Got it for a fairly inexpensive price for Tacoma that does not need work just to move into as it’s solid, but a bit outdated but livable as is. Things that need doing are some of the plumbing, some of the wiring, possibly some shoring up of the kitchen floor joists at some point, work on the laundry porch (the original back porch enclosed into a laundry room), and paint and updating of the kitchen, though for now I am making do by hitting IKEA for an island to make it workable as it has very old cabinets that flank the back door to the back porch that either date to when the house was new or from a renovation in 1924, or so Redfin indicated in their data on it but either way, they are not long for this world as their condition is less than stellar and are far from the stove and fridge, but the room itself is fairly large, but oddly laid out and is also doubles as the dining area in the form of an eat in kitchen.

    So I understand what you are going through, just not nearly as extensive as you have had to endure to bring this house back and I got it with a new roof, new service panel (as mine was a recalled Federal Pacific panel, though modern in that it was 200amp/240 service and got a sewer scope done during the inspection phase of the buying process and discovered that the poor sewer line to the back alley was failing as the joints were opening up and letting water leak out so sewage sludge was building up in the pipe – all that got dine on the seller’s dime so not bad!

    At any rate Daniel, be safe and keep up the good work and I’m SO glad you found a great contractor in Edwin and with you two and others help when needed, you will bring this house back and looking good!

  32. I definitely like where this is going, and I completely agree about the 12″ corner boards. Not only will they look better with the proportions of the house, but they will also better echo the look of the divisions on the bay window.

  33. Just gorged on the backlog of posts since I last checked in, which wasn’t all that long ago. Holy handlebars you have a lot going on in like 2 weeks??! Wow Daniel, just wow. The scale of what you got into is intense – fingers crossed all goes well and keep posting!

  34. Were you able to save any of the wallpaper? That would be a fun framed piece next to that business card.

  35. Can we get an Edwin bio/interview? I’d love to know how he got involved, feels about the project, etc…

    • Ha! I think he just thinks I’m nuts! IDK…he got involved because he lives next door to me and I hired him a couple years ago to do some drywall work, and we’ve continued working together on several projects since. That’s kinda it!

  36. Your thoughtfulness and consideration of every detail to do justice to the ‘proper intent’ of this house is just absolutely amazing and wonderful and makes me so fucking happy! Its so rare nowadays to see people restore instead of remuddle their older homes. Every bit of your restoration thrills me because you do really ‘get’ the house and you are doing your very best by it! Thank you! Thank you! Thank you! :D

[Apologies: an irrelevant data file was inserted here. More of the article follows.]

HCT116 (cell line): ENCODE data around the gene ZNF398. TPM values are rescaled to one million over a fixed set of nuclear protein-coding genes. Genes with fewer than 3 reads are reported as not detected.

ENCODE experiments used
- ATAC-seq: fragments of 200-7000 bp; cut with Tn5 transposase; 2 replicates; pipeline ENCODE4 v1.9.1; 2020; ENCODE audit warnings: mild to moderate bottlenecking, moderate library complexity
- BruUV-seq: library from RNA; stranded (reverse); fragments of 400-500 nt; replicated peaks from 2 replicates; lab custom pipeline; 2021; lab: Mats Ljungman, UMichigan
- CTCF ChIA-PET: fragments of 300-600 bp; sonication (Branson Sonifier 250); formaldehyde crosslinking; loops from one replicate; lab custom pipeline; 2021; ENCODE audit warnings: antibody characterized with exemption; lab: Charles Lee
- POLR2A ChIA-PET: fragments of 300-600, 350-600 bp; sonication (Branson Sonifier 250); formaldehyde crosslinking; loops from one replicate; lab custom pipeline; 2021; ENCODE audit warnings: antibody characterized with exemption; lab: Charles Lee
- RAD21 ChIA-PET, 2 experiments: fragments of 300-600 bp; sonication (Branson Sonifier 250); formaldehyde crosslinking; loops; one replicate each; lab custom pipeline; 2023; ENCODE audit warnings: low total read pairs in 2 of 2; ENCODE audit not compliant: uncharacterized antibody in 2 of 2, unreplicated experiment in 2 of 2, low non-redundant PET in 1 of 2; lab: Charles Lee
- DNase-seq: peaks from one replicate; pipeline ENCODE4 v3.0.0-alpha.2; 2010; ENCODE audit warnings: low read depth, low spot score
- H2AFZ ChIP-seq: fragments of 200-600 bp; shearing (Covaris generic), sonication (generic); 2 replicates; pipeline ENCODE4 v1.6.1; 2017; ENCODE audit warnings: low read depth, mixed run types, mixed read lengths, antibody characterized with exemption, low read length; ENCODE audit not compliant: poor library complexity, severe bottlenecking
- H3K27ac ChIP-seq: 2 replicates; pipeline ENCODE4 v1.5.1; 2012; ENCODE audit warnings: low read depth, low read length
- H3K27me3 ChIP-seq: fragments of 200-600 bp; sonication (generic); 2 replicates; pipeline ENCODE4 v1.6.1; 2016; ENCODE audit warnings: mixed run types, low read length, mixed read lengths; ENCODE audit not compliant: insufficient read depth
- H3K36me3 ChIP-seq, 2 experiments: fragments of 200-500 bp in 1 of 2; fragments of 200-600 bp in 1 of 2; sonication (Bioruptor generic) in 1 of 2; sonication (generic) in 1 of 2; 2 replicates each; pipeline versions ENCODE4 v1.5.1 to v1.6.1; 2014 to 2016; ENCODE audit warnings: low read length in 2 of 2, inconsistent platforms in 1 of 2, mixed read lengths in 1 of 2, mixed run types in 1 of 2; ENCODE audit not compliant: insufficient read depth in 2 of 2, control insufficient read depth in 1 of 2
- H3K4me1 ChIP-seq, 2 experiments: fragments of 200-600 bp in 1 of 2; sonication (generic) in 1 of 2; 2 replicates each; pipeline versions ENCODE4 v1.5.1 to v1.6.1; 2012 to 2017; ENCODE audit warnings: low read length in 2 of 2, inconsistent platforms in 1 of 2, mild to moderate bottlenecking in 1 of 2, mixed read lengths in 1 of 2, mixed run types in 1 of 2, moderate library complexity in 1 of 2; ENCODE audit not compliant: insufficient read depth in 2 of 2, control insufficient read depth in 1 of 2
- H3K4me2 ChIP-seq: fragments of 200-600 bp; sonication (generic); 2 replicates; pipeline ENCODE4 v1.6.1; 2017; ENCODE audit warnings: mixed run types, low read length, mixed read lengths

37. WOW just WOW cant wait for the final reveal

    hope you are NOT working on it this weekend… too hot and it would be dangerous to work in this heat!

    another ting i love is learning from your posts. corner board. now i know.
    hope you took a break and stayed cool !

    • Sigh, I know! I worked for a few hours yesterday and threw in the towel. It was BRUTAL outside! Ah well. House is still standing. :)

  38. I’d like to echo what other readers have said…Edwin is awesome and you’re REALLY lucky to have him! When my husband and I bought our 1875 house nine and a half years ago we thought we’d have it renovated in two to three years, even though it needed a ton of work. But we ran into some unscrupulous contractors, and some that just didn’t do a very good job, so we ended up doing everything ourselves. That’s why we’re nowhere near finished. But we’ve picked up lots of DIY skills in the interim, which is kinda empowering. I learn so much from your posts, Daniel. Your house is getting more beautiful by the day. Did you have to take out a building permit to do the work on the side of the house and, if so, how much of a pain is it to deal with?

  39. Daniel! amazing. I am sure this is intense, its a lot to tackle being this destructive in order to reconstruct. but you can see the bones starting to appear. As always thanks for recording the process it’s fascinating to watch.

  40. we need a guest post from Edwin’s point of view :)

  41. So freakin’ exciting!

  42. You are amazing! I’m SO happy to see the beautiful exterior going back to the way it was supposed to be. We just bought a house from 1931, and are doing our best to de-90s it—ripped out the beige carpeting covering the beautiful old hardwood last week, and now I have my sights set on the extremely 1992 Builder Special bathroom.

    Also, I just wanted to say thanks for being so detailed with your posts—when I run into something that needs restoring, I usually search your site and find good tips on how to do it! You taught me the magic that is Feed n’ Wax, and for that I owe you a beer.

  43. This whole time I thought your office was actually in the room off the front bedroom! Oops! Who knows why I thought that?

    All this demo is so exciting. I love the idea of the top bay window but definitely understand having it removed especially after the demo of the sun room below.

  44. That wallpaper! Soooo beautiful!!
    I am trying to imagine what the rest of the space would have looked like – the wallpaper hints at something beautiful and palatial to me! How lovely!

  45. Everyone else I know is watching the Olympics. I’m just re-reading this latest series over and over. Riveting. 9.9!

  46. I found your blog today and not only I am getting great ideas for my upcoming remodeling project (I have already gone out in our wood pile and found the perfect board for under the kitchen window trim…great idea!)
    But your blog is interesting and entertaining…I needed the reminder of not only patience but humor as well…
    I am looking forward to going thru your blogs and making lots of notes…Thank you!
    Awesome home you are working on!

  47. I love that bit of old paper and I love what you are doing there. Keep all that detail coming, I’m a restoration junkie!